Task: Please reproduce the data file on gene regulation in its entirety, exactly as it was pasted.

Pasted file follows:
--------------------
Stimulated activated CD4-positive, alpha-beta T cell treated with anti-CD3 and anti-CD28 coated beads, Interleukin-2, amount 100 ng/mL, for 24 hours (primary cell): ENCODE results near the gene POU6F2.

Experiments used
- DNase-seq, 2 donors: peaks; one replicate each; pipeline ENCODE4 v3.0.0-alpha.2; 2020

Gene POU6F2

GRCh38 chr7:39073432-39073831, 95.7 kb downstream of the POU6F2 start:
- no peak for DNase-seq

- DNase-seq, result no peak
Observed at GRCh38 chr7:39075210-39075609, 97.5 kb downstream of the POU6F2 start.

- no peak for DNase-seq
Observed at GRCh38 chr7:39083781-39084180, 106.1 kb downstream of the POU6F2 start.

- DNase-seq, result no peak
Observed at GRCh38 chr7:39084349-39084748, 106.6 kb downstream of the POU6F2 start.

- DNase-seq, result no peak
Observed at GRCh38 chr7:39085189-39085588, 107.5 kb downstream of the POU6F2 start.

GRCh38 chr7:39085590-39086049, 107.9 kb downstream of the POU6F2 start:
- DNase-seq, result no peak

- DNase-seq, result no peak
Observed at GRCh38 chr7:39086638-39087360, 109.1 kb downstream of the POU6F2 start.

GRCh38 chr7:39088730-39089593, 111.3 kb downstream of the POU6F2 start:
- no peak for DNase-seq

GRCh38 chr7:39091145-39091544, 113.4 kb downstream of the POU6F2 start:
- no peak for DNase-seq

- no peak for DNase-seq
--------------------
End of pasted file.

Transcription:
Stimulated activated CD4-positive, alpha-beta T cell treated with anti-CD3 and anti-CD28 coated beads, Interleukin-2, amount 100 ng/mL, for 24 hours (primary cell): ENCODE results near the gene POU6F2.

Experiments used
- DNase-seq, 2 donors: peaks; one replicate each; pipeline ENCODE4 v3.0.0-alpha.2; 2020

Gene POU6F2

GRCh38 chr7:39073432-39073831, 95.7 kb downstream of the POU6F2 start:
- no peak for DNase-seq

- DNase-seq, result no peak
Observed at GRCh38 chr7:39075210-39075609, 97.5 kb downstream of the POU6F2 start.

- no peak for DNase-seq
Observed at GRCh38 chr7:39083781-39084180, 106.1 kb downstream of the POU6F2 start.

- DNase-seq, result no peak
Observed at GRCh38 chr7:39084349-39084748, 106.6 kb downstream of the POU6F2 start.

- DNase-seq, result no peak
Observed at GRCh38 chr7:39085189-39085588, 107.5 kb downstream of the POU6F2 start.

GRCh38 chr7:39085590-39086049, 107.9 kb downstream of the POU6F2 start:
- DNase-seq, result no peak

- DNase-seq, result no peak
Observed at GRCh38 chr7:39086638-39087360, 109.1 kb downstream of the POU6F2 start.

GRCh38 chr7:39088730-39089593, 111.3 kb downstream of the POU6F2 start:
- no peak for DNase-seq

GRCh38 chr7:39091145-39091544, 113.4 kb downstream of the POU6F2 start:
- no peak for DNase-seq

- no peak for DNase-seq